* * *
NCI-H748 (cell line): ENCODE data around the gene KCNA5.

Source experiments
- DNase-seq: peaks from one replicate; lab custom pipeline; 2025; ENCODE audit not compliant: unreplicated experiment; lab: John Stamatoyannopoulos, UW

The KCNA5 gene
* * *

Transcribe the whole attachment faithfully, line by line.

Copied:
NCI-H748 (cell line): ENCODE data around the gene KCNA5.

Source experiments
- DNase-seq: peaks from one replicate; lab custom pipeline; 2025; ENCODE audit not compliant: unreplicated experiment; lab: John Stamatoyannopoulos, UW

The KCNA5 gene